Pandemic exposes cracks in Portugal’s left-wing pact

‘Odd contraption’ that keeps minority government in power under serious strain

Portugal’s special brand of socialism, sometimes called “the fourth way”, appears to be running out of road.

As the second wave of the coronavirus pandemic batters Europe, tensions over balancing social spending and fiscal prudence are pulling apart the left-wing pact that has kept the minority Socialist Party (PS) government of prime minister António Costa in power since 2015.

In recent weeks, the anti-capitalist Left Bloc (BE) and the hardline Communist Party (PCP) have spurned the PS by voting with right-of-centre opposition parties to defeat the government in important parliamentary votes on public spending.

These so-called negative coalitions have led Luís Marques Mendes, a political commentator and former leader of the centre-right Social Democrats (PSD), the main opposition party, to warn of “a perfect storm” of “ungovernability”.


Costa, whose "historic compromise" with the radical left has been emulated in neighbouring Spain and followed with interest by centre-left politicians across Europe, berates the BE for lacking the "political maturity" to support unpopular measures needed at a time of crisis.

Catarina Martins, the BE leader, told parliament, however, that the government was acting "as if the second wave of the pandemic didn't exist". Despite being one of the European countries hit hardest, she said, "Portugal is also, tragically, one of those spending the least as a percentage of national output on responding to the crisis".

Costa secured office in late 2015 by forging an unprecedented alliance with the BE and PCP after an indecisive election that the PS lost to the centre-right. Putting aside deep ideological divisions, the parties united under the banner of rolling back austerity measures imposed by the EU and IMF during the European debt crisis.

Odd contraption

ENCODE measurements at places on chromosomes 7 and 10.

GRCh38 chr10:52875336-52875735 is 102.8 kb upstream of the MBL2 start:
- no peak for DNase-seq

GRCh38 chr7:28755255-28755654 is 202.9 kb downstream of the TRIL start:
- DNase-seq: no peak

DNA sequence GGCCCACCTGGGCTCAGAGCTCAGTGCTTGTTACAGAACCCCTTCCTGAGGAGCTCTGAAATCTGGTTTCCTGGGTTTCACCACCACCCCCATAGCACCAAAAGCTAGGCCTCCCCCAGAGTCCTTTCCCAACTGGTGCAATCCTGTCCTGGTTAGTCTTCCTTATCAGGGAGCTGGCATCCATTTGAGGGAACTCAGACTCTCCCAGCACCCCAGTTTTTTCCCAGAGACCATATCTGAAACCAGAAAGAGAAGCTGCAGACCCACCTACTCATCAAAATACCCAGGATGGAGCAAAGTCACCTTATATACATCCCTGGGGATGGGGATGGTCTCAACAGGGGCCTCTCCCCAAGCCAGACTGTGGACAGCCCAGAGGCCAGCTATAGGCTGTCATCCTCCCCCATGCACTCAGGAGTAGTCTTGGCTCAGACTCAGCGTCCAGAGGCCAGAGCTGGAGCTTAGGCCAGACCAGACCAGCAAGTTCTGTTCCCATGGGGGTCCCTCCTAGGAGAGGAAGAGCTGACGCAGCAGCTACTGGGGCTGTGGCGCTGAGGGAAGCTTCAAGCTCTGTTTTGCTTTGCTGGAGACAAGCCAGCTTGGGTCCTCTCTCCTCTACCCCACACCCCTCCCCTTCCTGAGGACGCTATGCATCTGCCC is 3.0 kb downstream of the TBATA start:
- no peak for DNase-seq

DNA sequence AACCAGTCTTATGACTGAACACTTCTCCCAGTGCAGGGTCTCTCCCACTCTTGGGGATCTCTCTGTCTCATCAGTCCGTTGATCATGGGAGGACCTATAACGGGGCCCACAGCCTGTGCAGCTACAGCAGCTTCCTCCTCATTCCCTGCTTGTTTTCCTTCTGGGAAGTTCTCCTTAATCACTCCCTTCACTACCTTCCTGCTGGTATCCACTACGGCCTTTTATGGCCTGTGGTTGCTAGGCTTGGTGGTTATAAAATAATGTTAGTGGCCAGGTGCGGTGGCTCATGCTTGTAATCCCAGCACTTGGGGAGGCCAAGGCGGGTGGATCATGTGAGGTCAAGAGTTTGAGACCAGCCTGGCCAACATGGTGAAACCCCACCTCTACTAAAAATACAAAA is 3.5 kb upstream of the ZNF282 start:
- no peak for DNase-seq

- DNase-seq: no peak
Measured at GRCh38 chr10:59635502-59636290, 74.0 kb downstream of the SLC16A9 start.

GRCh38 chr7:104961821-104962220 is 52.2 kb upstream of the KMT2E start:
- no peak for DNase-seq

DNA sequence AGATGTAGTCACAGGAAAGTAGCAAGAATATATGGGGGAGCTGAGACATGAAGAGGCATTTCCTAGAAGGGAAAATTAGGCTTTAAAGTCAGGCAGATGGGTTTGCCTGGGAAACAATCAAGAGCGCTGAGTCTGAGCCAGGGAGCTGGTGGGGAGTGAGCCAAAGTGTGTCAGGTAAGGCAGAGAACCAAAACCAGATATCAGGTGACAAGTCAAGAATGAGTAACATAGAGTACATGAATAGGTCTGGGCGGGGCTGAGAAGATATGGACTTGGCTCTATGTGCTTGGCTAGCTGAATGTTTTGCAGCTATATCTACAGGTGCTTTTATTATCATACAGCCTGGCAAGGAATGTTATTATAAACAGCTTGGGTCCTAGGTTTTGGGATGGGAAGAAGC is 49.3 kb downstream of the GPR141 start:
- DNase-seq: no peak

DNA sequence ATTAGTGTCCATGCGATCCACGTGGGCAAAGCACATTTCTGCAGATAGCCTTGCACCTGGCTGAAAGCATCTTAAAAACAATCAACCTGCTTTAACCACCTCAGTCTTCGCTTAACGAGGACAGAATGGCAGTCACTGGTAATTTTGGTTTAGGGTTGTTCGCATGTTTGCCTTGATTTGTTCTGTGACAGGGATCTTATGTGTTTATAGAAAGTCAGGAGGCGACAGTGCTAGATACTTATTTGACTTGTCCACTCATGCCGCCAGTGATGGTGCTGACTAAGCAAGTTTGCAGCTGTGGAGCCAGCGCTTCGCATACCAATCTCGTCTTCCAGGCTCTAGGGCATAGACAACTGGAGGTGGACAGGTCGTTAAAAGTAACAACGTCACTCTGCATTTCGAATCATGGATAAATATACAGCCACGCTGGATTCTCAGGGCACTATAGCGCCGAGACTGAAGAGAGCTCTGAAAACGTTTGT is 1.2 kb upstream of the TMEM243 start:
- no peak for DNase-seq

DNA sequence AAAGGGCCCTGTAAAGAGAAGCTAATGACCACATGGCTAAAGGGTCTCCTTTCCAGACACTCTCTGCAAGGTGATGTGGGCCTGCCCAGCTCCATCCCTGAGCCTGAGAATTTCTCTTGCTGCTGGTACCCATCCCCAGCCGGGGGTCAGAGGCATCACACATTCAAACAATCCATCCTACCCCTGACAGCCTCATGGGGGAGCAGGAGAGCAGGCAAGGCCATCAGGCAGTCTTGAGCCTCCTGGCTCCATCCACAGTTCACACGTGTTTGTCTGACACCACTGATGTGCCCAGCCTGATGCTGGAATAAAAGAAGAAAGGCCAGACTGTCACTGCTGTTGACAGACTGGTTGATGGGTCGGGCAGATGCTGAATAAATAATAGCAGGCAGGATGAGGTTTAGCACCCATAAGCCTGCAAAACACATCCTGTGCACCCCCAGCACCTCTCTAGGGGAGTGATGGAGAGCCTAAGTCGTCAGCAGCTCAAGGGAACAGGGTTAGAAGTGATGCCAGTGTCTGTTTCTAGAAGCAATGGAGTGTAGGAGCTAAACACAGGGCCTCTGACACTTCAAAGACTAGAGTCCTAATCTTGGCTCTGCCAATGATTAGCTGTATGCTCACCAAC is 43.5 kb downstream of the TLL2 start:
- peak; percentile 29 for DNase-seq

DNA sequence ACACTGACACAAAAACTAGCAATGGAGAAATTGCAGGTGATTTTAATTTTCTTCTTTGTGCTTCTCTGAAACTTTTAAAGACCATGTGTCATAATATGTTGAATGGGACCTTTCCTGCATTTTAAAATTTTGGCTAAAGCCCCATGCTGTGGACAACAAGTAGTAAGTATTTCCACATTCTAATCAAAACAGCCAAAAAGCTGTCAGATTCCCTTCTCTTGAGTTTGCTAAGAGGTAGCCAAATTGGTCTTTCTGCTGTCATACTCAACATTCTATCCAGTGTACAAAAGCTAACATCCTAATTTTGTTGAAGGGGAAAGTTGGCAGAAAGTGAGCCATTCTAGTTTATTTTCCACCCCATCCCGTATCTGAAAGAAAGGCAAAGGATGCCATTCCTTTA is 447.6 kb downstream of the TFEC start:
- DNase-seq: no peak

After the PS was re-elected in October 2019 with a bigger share of the vote, but still lacking an absolute majority, efforts to renew the left-wing pact by means of a second written agreement failed. They sought instead to continue the alliance informally, with Costa saying it would “impoverish democracy” if he sought allies on the right.

Since the pandemic hit in March, however, Portugal’s health and economic crises have exposed rifts within the pact to the point where even its disparaging sobriquet of geringonça, meaning “odd contraption”, seems flattering.

“The common ground shared by the BE and the PS narrowed after the ‘reversing austerity’ agenda was exhausted during the government’s first term,” said Ana Luís Andrade, a Europe analyst at the Economist Intelligence Unit. “The BE’s current focus is on increasing public investment and social protection, while Mr Costa continues to prioritise fiscal prudence. They are also at odds over labour market reform.”

Tensions came to a head in late November when, for the first time, the BE voted against a budget proposed by Costa. The prime minister averted defeat by striking a deal with the PCP, which agreed to abstain in return for a package of social measures, including more spending on doctors, nurses and intensive care beds. As a result, the 2021 budget passed by just three votes.

The vote exposed the degree to which government policymaking is dependent on painstaking negotiations with radical left-wing partners and subject to defeat by ad hoc parliamentary coalitions. In all, 82 amendments were passed against the government’s will.

Good bank

Most grievously for Costa, opposition parties on the right united with the BE and PCP to inflict an embarrassing defeat on the government by vetoing a planned capital injection of up to €474 million for Novo Banco, the so-called good bank rescued from the collapse of Banco Espírito Santo in 2014.

The defeat forced Costa to reassure European officials and international investors that Portugal would honour its commitment to the struggling lender, which is controlled by a US fund. The government is taking court action to overturn the veto.

"Every political and economic decision on which the government hopes to legislate is now an opportunity for parties on the left and right to demarcate positions and seek advantage ahead of the next election," said Paula do Espírito Santo, a political-science professor at the University of Lisbon.

The next parliamentary election is scheduled for late 2023, but Espírito Santo thinks it could be called early. According to a senior opposition politician, who asked not to be identified, local elections next October could become the trigger,

In the meantime, says Isabel David, who teaches politics at the University of Lisbon, the pandemic, a presidential election in January and Portugal's presidency of the EU during the first six months of next year rule out any likelihood of a political crisis over the near term.

“The BE knew it could afford to reject the 2021 budget because Costa isn’t in a position to call a snap election,” said Andrade. “A government collapse during the EU presidency would severely damage Portugal’s external credibility. Essentially, the BE decided to call Mr Costa’s bluff, and it might continue to do so.” – Copyright The Financial Times Limited 2020